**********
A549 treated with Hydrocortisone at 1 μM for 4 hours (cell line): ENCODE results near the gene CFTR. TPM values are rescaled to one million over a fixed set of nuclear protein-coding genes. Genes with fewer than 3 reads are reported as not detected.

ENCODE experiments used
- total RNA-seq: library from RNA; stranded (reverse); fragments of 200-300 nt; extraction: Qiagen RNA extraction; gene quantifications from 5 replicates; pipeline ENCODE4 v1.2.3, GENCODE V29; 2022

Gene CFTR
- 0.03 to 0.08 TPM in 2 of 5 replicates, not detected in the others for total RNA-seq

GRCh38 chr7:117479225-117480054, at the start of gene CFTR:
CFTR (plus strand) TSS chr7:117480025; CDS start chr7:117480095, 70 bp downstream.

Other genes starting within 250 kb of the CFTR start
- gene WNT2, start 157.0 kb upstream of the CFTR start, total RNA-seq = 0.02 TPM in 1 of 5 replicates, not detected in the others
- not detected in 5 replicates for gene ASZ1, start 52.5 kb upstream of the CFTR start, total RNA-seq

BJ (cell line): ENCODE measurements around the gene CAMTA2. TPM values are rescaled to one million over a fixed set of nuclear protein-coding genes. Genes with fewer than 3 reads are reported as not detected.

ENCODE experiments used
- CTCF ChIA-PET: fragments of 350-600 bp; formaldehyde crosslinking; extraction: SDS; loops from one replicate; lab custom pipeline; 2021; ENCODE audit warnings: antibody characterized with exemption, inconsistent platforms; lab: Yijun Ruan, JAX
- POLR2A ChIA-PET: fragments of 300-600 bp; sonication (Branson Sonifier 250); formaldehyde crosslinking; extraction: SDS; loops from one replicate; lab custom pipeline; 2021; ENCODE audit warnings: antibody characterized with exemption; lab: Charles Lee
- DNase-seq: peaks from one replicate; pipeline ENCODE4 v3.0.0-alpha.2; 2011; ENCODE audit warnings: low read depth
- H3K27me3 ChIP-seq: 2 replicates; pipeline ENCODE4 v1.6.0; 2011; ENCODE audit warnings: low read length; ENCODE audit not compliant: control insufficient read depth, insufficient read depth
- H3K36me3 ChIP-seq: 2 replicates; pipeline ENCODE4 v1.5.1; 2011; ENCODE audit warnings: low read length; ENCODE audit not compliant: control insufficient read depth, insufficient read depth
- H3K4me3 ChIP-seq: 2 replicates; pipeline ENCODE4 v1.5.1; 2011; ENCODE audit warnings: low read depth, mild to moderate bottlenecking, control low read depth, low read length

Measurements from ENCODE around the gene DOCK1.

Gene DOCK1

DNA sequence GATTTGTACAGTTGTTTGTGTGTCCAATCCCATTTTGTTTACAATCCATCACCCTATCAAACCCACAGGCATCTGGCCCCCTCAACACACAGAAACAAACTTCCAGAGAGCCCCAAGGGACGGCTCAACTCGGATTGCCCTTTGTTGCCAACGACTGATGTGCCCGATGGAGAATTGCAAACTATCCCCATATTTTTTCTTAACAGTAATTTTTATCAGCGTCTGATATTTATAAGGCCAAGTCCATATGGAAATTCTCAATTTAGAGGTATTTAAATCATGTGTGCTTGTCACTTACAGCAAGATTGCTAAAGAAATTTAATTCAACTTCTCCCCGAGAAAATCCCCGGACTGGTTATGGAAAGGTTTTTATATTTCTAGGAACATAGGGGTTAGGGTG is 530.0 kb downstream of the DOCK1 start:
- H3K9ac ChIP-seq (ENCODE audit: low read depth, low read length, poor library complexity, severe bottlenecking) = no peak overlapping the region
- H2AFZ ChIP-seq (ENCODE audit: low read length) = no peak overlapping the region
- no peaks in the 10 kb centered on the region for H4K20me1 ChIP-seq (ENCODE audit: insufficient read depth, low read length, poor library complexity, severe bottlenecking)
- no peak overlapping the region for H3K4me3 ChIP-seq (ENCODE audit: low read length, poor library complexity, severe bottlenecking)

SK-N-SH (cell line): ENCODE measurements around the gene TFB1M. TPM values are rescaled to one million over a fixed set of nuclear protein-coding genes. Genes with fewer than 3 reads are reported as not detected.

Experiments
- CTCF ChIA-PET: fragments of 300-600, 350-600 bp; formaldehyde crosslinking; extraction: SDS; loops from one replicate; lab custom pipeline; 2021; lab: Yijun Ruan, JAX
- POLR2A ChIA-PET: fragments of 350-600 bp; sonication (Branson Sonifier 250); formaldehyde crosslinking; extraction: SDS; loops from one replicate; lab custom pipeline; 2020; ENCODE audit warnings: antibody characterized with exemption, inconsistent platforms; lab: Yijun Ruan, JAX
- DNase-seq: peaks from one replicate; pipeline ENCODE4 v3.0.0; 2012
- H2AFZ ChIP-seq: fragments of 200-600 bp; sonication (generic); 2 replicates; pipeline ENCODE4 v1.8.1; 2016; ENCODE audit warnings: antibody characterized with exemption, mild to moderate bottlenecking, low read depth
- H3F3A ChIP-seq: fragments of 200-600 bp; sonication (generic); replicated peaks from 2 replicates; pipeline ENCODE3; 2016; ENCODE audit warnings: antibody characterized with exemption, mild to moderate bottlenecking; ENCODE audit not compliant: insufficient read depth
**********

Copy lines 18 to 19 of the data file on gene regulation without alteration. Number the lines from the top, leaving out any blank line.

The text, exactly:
- H3K4me3 ChIP-seq: 2 replicates; pipeline ENCODE4 v1.5.1; 2011; ENCODE audit warnings: low read depth, mild to moderate bottlenecking, control low read depth, low read length

Measurements from ENCODE around the gene DOCK1.